The Ears of Midas is a satirical opera in Turkish which is based on Güngör Dilmen’s 1959 play and composed by Ferit Tüzün, between the years 1966-1969. It was staged for the first time in 1969. After all these years it met with the audience one more time in Kadıköy Süreyya Opera House. Istanbul State Opera and Ballet revived this amazing opera on the stage with the direction of Yücel Erten and under the conductorship of Serdar Yalçın.
When the curtains are opened you see an amazing stage decor. The stage designer Zeki Sarayoğlu created magnificent scenes for Midas’s kingdom in Phrygia. Of course we have to mention the lightning designer Metin Koçtürk for the stage decor too, because the stage design and the lightning design go hand in hand. The lightning in the stage business is not only lightning the dancers, singers or actors; if you use the lights wise enough, you can polish up the stage decor, just as in The Ears of Midas. The stable decor of the whole opera was just the stairs and the walls of the Midas’ palace, a glittering half circle and a moving white curtain. Together with the different lighting combinations, the same decor changes from the private room of the Midas to the main square of the Phrygia; from a reed-bed to the well that reveals the secret of Midas. Also the yellow light which is shining with the ventilated gleaming circle when Apollo is on the stage, and the blue light when Moon Goddess (Artemis) on the stage creates a godly atmosphere at the venue. Zeki Sarayoğlu uses a wheeled platform for the entrances and exits of deities, and also some supportive decors; like a throne, a rectangle shape for the well, a mirror and so on. Lastly, even though it is not directly relevant with the decor, the utilisation of sound was noteworthy. The sound system echoed the words “Midas’ ears are donkey ears!” while barber yells into the well to the venue and it was amazing for immersed into the play.
The costume department also deserves recognition with the designer Çımen Somuncuoğlu. The costumes in The Ears of Midas were nearly impeccable. I just wish that Apollo’s golden platform heeled sneakers and Moon Goddess’s (Artemis) costume as a whole would be different; she looks more like Isis – the Egyptian goddess of marriage and love – with her crescent shaped headdress. I especially like the costume of Pan, the god of wilderness, and his fellow satyrs. Also Midas’s donkey ears and satyrs horns are visually very successful and they do not disturb the eyesight with looking too fake.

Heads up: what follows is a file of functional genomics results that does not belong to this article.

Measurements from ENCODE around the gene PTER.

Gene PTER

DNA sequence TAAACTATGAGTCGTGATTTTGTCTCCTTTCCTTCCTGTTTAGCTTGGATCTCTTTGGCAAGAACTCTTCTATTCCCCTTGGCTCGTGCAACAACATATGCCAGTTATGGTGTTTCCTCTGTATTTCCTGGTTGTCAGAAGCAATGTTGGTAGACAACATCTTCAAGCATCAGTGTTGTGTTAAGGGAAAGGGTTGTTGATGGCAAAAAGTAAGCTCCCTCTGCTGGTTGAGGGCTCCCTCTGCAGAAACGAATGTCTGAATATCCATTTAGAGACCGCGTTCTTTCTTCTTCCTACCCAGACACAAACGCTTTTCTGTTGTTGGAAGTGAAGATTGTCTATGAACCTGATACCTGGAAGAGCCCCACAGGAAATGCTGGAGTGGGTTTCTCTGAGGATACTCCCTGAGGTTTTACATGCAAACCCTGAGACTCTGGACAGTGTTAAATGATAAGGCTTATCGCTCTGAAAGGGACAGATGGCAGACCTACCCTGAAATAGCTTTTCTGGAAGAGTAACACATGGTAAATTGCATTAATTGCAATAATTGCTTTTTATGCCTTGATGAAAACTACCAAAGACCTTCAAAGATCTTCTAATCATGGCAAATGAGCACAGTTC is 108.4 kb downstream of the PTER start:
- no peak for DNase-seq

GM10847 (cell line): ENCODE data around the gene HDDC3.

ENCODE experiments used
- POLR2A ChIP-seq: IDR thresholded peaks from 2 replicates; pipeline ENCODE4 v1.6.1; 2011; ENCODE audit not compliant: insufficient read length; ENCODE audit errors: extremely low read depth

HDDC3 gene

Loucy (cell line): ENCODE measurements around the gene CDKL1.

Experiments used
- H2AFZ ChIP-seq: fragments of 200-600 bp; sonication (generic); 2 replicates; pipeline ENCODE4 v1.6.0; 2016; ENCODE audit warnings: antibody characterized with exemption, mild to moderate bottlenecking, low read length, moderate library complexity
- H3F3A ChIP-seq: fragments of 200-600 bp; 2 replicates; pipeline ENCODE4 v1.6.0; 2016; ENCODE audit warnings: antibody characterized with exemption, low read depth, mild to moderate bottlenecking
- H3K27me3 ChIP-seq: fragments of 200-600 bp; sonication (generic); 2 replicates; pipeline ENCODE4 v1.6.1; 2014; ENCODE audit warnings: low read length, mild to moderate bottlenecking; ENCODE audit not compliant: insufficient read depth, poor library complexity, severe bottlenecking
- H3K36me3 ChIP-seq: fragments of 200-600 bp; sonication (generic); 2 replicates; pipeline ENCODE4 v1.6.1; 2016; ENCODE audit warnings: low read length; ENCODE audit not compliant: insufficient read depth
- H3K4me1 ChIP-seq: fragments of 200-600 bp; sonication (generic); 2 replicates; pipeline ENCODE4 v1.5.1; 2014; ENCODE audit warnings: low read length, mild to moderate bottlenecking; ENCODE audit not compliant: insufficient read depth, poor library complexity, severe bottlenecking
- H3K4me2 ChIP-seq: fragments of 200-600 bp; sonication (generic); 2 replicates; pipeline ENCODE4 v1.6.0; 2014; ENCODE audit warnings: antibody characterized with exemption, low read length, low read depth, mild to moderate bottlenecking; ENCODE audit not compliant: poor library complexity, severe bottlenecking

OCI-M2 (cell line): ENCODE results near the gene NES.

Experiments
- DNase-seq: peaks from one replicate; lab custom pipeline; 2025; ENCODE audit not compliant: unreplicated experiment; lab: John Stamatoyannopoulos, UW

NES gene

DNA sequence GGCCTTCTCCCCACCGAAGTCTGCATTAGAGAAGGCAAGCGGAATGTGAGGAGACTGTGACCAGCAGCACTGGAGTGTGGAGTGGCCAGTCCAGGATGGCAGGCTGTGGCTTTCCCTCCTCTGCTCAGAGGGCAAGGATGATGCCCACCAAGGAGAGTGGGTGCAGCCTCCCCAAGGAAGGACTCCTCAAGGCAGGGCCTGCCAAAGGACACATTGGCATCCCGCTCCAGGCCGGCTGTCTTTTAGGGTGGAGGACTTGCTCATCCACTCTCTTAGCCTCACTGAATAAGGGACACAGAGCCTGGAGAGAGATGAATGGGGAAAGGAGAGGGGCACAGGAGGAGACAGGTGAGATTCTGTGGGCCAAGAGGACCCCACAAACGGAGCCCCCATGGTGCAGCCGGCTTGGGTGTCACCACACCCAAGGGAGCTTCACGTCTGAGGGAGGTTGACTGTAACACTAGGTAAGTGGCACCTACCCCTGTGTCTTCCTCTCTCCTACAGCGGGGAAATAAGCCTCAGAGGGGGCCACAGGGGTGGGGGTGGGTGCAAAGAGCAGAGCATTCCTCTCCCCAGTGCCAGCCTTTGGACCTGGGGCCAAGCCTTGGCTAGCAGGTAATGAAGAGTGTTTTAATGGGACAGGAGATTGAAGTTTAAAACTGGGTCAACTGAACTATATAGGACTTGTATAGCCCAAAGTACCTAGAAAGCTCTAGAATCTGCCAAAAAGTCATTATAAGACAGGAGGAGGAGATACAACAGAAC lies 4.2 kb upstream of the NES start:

As for the performances, I especially like very much Murat Güney’s (Midas), Süha Yıldız’s (Barber) and Yoel Vahram Keşap’s (Pan) performances. The Barber has just one arietta, so his most striking quality is his acting; director Yücel Ertan intentionally wanted an actor for this role and Süha Yıldız does a great job on the stage. Murat Güney and Vahram Keşap are fabulous, both in singing and acting. I think, the only obtrusive performance is given by Sirel Yakupoğlu (Moon Goddess), with her brassy voice and fulsome acting. Orchestra’s performance with the leading of their conductor Serdar Yalçın is marvellous. You can just close your eyes and listen to Ferit Tüzün’s smooth composition like you are listening to the soundtrack albums of movies – which i did nearly for five minutes of the performance.
The Ears of Midas also contains dance scenes with the lovely dancers of Istanbul State Opera and Ballet. The satyr dance at the beginning and at the end of the opera, the dance of two lovers and also magnificent reed dance support the story of the opera and serve as a visual show for the audience. I want to talk about the reed dance especially, because the director chooses to tell that part of the story only with a dance scene and it works really well. There is no speech in that part of the opera, there is only music and chorus at the background, and the dancers harmoniously reveal the scene with the ripped reeds for us in a very artistic way. So I send my special thanks to the choreographer Selçuk Borak from here once more.
The Ears of Midas has just entered among my favourite Turkish opera productions. It is the ideal opera for the beginners and refreshing one for the opera lovers after a tiring school/work day. With its gorgeous melodies, brilliant soloists, perfect stage decor and comedic elements, I highly recommend The Ear of Midas to anyone who thinks opera is just a bore.